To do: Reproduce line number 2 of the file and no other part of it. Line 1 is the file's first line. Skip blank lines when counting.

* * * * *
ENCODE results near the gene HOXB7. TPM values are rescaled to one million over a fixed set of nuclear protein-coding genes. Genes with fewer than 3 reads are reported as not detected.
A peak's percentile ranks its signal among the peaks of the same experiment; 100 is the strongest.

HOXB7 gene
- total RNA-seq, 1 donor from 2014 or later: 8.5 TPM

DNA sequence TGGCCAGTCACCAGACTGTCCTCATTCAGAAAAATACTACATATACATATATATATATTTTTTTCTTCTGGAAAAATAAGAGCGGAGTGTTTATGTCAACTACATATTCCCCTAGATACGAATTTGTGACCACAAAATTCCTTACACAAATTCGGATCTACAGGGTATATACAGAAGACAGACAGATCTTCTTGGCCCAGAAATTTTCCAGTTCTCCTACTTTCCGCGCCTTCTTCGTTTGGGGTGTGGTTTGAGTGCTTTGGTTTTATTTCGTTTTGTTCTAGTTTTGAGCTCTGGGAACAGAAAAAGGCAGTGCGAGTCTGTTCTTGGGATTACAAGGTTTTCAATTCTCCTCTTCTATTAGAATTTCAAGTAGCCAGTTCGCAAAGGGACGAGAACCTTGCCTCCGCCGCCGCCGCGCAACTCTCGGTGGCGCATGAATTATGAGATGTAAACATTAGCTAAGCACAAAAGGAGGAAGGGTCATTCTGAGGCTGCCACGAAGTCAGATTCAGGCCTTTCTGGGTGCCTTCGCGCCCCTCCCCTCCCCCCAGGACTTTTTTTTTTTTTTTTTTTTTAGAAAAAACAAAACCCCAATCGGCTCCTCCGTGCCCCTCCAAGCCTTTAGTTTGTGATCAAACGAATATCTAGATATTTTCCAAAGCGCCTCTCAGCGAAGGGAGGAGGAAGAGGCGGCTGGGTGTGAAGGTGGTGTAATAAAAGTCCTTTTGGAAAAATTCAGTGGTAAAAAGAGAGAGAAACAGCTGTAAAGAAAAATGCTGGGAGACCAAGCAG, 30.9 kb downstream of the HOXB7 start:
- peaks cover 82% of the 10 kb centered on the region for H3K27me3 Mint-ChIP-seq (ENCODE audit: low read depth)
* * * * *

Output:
A peak's percentile ranks its signal among the peaks of the same experiment; 100 is the strongest.